The first time I learned about love was through watching Disney’s “Alice in Wonderland.” I was four years old when I witnessed Alice eat that cookie, grow a hundred feet and then stick her gigantic foot right in the doorknob’s face. My excitement at watching Alice get big prompted me to watch the film so much that I burnt up at least 4 VCR copies of it.
This experience, along with my adoration of the poster of “Attack of the 50 Foot Woman” led me to realize that I had macrophilia, or the sexual attraction to giants. Psychology Today describes that the key emphasis of the fetish is “height”, as some fantasize about being around people who are 7 to even 500 feet tall. Marcophiliacs enjoy the concept of being eaten, crushed or sexually subdued by a massive being. Vice indicates that such people tend to sexualize their personal pain, trauma and frustrations in order to feel more in control of them. The fetish is also one where the binary of heterosexuality and homosexuality is often blurred, as typically macrophilic heterosexuals can be attracted to giants of the same sex and homosexuals the different sex. Despite its unconventional nature, “marcophilia” is one of the fastest growing fetishes on the internet, with PornHub reporting that searches for “giantess” have grown (no pun intended) 1,091 percent more from the year before.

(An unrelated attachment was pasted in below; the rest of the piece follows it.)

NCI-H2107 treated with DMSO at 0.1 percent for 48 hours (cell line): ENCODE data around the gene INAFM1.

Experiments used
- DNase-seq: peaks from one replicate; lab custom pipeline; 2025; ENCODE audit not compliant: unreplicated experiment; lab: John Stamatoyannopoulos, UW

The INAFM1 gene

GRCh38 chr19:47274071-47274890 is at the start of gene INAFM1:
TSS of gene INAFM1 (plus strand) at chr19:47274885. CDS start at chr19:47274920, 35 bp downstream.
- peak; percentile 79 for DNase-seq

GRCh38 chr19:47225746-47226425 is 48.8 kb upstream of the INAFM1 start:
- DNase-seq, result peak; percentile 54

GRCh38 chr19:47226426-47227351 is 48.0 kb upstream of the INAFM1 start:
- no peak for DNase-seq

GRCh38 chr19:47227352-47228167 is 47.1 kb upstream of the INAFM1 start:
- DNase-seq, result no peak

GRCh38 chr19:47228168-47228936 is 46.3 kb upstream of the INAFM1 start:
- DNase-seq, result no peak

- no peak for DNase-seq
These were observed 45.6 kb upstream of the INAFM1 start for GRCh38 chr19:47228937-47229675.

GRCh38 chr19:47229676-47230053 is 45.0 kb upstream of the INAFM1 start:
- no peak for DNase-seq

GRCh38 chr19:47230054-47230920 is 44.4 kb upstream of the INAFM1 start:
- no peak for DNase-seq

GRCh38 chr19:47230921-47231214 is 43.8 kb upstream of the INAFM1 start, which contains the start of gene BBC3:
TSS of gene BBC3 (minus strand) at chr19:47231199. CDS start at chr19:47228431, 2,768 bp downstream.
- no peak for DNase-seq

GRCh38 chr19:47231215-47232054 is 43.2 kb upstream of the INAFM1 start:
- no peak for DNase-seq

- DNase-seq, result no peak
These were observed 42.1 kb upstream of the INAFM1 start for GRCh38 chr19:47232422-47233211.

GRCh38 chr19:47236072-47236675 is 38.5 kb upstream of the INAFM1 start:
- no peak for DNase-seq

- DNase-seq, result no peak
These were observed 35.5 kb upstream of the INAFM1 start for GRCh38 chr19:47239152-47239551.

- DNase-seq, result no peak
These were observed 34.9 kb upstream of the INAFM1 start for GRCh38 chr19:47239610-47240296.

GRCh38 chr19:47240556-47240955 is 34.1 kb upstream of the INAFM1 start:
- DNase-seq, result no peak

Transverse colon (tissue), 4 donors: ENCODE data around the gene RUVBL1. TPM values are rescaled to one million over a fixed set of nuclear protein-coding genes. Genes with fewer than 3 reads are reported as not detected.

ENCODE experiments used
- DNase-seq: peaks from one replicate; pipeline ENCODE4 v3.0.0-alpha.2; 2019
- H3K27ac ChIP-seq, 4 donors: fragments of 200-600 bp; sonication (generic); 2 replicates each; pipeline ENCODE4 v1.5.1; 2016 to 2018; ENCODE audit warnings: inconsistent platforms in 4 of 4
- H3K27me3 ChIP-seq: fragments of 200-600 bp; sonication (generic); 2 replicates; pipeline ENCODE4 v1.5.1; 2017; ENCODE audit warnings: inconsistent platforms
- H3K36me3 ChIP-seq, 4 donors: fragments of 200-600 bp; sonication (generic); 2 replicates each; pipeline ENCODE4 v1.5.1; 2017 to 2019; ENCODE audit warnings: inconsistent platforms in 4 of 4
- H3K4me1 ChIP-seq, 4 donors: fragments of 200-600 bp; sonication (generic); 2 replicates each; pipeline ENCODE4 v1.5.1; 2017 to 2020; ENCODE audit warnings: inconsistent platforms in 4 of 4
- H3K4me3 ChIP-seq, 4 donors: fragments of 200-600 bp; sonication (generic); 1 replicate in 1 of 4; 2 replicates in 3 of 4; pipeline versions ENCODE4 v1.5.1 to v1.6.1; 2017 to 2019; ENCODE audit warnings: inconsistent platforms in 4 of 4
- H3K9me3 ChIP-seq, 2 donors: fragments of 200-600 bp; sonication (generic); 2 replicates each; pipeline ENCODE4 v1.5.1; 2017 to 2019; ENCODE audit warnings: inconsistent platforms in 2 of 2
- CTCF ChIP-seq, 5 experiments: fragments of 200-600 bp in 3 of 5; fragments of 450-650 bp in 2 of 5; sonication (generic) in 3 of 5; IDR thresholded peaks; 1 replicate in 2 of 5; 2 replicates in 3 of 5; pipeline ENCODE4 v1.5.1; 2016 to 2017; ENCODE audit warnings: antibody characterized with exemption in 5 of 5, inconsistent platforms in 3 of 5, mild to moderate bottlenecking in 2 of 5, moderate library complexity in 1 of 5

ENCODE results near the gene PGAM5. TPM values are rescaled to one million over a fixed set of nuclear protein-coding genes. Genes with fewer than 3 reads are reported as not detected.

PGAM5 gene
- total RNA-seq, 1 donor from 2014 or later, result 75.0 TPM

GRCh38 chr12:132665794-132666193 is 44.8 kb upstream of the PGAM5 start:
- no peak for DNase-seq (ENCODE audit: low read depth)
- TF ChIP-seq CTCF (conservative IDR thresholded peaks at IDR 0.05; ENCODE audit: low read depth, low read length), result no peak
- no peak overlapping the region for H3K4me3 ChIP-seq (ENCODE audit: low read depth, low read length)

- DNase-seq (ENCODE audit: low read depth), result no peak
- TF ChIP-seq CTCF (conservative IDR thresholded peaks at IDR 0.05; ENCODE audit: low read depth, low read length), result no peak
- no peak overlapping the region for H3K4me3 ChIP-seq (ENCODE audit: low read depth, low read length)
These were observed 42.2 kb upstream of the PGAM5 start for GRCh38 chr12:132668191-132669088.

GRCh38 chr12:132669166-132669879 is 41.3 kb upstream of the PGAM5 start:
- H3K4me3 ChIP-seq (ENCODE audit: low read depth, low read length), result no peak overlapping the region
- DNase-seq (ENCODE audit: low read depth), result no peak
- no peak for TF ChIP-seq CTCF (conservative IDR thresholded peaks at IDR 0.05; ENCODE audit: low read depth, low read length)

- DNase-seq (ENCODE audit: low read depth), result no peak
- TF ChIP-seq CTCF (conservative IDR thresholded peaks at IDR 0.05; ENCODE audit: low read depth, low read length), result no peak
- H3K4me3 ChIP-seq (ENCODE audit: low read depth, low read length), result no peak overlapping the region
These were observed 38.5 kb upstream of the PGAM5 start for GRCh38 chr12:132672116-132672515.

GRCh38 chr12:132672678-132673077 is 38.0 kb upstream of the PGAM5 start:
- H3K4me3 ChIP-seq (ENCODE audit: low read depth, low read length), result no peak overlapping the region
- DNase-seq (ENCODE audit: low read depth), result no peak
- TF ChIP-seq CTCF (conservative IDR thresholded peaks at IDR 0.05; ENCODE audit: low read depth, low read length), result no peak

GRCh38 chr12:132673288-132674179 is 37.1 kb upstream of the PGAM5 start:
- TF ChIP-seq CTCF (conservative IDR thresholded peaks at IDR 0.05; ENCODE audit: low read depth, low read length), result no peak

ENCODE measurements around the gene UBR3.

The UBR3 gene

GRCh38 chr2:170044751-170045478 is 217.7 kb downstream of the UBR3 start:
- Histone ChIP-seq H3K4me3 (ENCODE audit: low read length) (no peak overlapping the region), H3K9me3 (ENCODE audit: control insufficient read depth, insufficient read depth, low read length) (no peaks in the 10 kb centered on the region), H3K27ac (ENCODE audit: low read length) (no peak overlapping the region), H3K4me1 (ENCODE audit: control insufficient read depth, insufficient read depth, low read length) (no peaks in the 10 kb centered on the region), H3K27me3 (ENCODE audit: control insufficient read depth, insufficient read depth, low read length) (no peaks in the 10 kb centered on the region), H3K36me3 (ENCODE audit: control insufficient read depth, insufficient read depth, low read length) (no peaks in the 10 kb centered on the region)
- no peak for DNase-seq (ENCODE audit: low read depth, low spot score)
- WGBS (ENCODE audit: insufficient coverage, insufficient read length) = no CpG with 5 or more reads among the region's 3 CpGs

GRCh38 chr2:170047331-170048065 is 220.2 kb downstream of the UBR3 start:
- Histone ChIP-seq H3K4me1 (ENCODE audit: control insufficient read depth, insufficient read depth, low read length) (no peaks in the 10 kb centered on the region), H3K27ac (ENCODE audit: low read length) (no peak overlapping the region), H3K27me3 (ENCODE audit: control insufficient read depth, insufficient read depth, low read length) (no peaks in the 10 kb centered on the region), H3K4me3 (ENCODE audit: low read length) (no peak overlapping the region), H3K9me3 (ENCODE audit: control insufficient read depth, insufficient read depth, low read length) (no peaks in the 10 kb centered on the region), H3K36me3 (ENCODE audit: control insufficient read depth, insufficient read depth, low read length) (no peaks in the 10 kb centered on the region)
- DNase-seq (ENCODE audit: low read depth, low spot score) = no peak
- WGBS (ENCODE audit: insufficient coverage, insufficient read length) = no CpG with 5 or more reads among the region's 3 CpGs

Now I enjoy getting my faced stepped on any day of week but for some the concept of being a giant, as opposed to being dominated by one, can be empowering. After a string of bad relationships, writer Alison Segel decided to explore different sexual fetishes in order to reinvigorate her sense of personal prowess. She experimented with macrophilia via posting a few videos of her crushing plastic soldiers with her feet that ended up getting a thousand views on Instagram. She noted how the comments of her “giantess” video contrasted with those of her other work, for instead of being called an “ugly bitch” or a “horrible mother”, people were praising and asking to worship her. Segel said that as a giantess, she could be “big, unabashed, and unapologetic”, getting into an almost zen state of mind while crushing tiny soldiers with her feet and being “worshipped” for it.
I’m not suggesting that everybody take up a web cam and start pretending that they’re DC Comics’ Giganta. Yet the fact that exploring a certain sexual fetish can give someone a sense of fulfillment is indicative of the spiritual and emotional qualities that exploring one’s sexuality can entail. As mentioned before, “macrophilia” can serve as a means for someone to deal with their psychological distress. By sexualizing elements such as “fear” and “domination” we may be able to better confront those issues in real life. Yet fetishes such as “macrophilia” should never replace sexual relationships but rather could serve to help us better explore and cultivate them in healthier ways. Human intimacy can be difficult by itself, so maybe a little Wonderland-esque kink can be a suitable bit of medicine.
(featured image source Wikimedia Commons- Reynold Brown)